Sam not big on centres

BILL HARRIS -- Toronto Sun

, Last Updated: 8:11 AM ET

Sam Mitchell's anger came right from his centre.

And while the rookie coach had every reason to be concerned, anyone who has been around the Raptors for any length of time knows this is not a new dilemma.

The Raptors don't have a centre.

They really have had only one, Kevin Willis, in their history, if you're limiting the discussion to a combination of general reliability and seven feet of bulk.

"We have to find some interior defence somewhere," Mitchell said Tuesday, after his Raptors had lost 102-98 to the Denver Nuggets in an NBA pre-season game. The Raptors took on the Portland Trail Blazers here at the Rose Garden late last night.

"We have to have somebody on our team who will step up and guard someone without fouling them every time on the inside," Mitchell said. "Whoever that's going to be, that's who's going to play."

Technically, the Raptors have only two true centres on their roster: 7-foot-1 journeyman Loren Woods and 6-foot-11 raw rookie Rafael Araujo. The latter's most notable achievement on Tuesday was committing a flagrant foul that made Denver's Bryon Russell so mad, he had to be physically restrained by teammate Kenyon Martin.

Russell could be heard saying things like, "I'm going to f--- that kid up," and, "I can afford (the fine)." After the game, Russell said he didn't think Araujo made a play for the ball when he windmilled both arms down on to Russell's head and shoulders.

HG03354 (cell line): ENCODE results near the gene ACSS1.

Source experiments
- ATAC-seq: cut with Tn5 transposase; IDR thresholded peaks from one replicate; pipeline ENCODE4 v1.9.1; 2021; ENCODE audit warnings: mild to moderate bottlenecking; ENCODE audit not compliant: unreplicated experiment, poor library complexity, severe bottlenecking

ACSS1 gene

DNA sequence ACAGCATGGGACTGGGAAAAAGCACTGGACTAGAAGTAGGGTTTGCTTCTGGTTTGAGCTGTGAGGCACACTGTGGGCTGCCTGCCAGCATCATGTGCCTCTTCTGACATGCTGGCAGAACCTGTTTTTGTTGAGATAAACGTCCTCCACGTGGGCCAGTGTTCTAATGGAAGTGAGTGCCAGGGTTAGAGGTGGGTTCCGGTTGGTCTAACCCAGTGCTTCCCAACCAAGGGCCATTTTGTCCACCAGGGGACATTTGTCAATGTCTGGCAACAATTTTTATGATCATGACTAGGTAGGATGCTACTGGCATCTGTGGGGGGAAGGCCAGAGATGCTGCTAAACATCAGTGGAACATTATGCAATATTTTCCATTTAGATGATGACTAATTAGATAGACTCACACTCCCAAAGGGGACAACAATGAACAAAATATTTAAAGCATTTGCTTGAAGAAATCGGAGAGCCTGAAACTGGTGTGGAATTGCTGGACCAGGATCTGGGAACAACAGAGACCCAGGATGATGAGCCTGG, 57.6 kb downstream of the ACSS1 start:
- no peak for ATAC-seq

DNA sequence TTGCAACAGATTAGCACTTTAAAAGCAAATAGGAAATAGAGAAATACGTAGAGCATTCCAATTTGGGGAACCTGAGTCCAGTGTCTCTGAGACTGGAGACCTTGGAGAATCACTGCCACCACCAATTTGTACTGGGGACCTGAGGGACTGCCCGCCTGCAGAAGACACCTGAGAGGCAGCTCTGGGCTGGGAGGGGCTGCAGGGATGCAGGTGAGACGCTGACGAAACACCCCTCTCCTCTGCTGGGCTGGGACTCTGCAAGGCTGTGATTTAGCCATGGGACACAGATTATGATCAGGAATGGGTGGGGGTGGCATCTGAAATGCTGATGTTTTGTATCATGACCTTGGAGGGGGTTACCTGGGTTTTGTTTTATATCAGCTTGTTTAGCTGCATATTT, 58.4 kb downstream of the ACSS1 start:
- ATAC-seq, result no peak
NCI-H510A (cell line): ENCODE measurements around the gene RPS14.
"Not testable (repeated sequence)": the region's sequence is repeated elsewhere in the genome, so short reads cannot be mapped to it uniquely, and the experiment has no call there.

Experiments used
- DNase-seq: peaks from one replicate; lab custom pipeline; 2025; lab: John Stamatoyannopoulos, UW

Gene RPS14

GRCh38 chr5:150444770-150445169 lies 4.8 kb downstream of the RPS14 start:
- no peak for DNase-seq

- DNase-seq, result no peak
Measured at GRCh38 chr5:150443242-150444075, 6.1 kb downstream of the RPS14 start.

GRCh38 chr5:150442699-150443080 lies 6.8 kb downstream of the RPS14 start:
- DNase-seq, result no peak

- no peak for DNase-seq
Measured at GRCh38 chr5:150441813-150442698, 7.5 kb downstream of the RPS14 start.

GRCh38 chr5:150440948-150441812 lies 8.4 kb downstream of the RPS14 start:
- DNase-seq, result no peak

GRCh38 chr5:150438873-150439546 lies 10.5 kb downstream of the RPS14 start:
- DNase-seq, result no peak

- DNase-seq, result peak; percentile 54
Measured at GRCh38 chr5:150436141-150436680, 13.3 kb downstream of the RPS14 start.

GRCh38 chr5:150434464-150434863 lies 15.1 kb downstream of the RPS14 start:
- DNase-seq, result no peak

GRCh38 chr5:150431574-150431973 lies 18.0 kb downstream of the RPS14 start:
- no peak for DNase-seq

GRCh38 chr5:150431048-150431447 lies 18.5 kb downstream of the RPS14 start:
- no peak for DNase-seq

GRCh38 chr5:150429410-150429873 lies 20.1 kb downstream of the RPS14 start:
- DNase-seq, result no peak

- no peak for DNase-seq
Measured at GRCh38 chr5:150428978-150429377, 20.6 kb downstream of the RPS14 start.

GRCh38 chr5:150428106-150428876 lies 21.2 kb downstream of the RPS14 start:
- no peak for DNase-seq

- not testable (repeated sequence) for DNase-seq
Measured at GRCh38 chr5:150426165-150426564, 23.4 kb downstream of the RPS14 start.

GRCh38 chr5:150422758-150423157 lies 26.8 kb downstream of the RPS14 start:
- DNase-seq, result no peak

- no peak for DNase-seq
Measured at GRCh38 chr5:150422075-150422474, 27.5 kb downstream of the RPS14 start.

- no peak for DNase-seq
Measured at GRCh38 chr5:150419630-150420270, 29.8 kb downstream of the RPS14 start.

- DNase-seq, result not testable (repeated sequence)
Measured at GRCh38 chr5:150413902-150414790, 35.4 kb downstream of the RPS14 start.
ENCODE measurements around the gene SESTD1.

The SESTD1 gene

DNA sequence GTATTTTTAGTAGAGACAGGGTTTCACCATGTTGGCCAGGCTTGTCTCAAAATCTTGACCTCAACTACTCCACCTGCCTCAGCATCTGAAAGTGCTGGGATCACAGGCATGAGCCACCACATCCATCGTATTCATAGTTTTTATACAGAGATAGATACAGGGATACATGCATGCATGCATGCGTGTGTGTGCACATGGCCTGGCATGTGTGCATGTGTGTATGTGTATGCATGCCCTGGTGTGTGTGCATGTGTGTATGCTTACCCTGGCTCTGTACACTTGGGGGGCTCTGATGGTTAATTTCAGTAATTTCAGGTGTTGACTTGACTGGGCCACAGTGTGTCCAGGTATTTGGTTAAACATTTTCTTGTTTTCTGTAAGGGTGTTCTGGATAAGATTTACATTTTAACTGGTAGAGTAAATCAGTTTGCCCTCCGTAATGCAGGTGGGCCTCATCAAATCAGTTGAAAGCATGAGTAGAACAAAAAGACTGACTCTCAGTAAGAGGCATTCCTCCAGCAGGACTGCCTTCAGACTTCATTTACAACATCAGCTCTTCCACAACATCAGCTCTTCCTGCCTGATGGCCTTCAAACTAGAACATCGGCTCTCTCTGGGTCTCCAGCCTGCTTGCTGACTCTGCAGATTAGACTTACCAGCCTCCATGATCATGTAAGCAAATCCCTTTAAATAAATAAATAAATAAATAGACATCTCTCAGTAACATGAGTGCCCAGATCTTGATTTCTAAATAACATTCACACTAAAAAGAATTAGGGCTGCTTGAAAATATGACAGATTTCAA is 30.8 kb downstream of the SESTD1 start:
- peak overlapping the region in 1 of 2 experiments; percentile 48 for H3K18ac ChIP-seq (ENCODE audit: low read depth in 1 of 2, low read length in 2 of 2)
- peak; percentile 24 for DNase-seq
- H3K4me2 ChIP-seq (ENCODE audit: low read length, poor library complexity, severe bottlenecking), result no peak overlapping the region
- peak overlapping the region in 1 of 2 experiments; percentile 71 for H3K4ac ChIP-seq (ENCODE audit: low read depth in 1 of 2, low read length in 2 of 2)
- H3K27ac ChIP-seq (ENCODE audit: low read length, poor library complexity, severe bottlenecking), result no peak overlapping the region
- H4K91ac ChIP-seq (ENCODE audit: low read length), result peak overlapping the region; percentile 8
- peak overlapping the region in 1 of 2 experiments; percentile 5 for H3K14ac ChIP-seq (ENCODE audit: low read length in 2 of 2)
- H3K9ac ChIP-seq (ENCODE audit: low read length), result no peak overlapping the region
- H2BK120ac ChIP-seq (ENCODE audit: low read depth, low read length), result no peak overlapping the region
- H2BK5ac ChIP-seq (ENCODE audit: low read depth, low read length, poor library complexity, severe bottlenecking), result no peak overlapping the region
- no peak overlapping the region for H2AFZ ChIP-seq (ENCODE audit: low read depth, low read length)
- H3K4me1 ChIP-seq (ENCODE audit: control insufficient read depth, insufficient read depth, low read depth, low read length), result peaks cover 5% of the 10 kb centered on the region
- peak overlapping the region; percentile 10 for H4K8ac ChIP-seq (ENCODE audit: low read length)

"I didn't mean to do that," Araujo said. "But I talked to the ref and he said that doesn't matter, because it looks like a flagrant foul. So I'm learning."

Was Araujo surprised Russell became so livid?

"I was turned away," Araujo said with a shrug. "I'm trying to compete, not trying to have a fight with anybody. I'm trying to play ball, take care of my business and go home."

Woods apparently went home mentally long before the game began. He registered zero points, zero rebounds, two turnovers and three fouls in 10 minutes.

What's more, Woods was one of three starters to be yanked by Mitchell midway through the first quarter -- the others were Jalen Rose and Morris Peterson -- after the Nuggets' big men had formed a conga line to the Raptors' basket.

True, the Raptors this week have been without marquee player Vince Carter, who is defending himself against a bizarre lawsuit filed by his former agent, convicted felon William (Tank) Black. But Mitchell was only half-joking when he said he never will get mad at players who don't feel like playing on a particular night, as long as those players let the coach know beforehand.

While veterans such as Rose and Peterson have secure jobs and likely found it hard to get motivated for exhibition game No. 6, there was no reason for Woods to be sleepwalking.

"This is the NBA, and I have a news flash for (my players)," Mitchell said. "The left-handed guy, Zach Randolph (of the Blazers), is just as good, if not better, than Kenyon Martin."

In other words, there are going to be big men in different coloured uniforms licking their chops every night at the thought of going up against these Toronto tots.

"The guys on the other teams are bigger, but we're taller and more athletic, you know?" said Mitchell, refusing to consider excuses. "This is not a boxing match, it's basketball. The referees are going to let you do only so much, but you have to give some force, you have to give some effort, you have to show some toughness."

Yes, for heaven's sake, show some toughness, in the name of Acie Earl and Benoit Benjamin and Sharone Wright and Aleks Radojevic and Mengke Bateer and Nate Huffman.

After all, a team with its middle unmanned is a team in the middle of nowhere.


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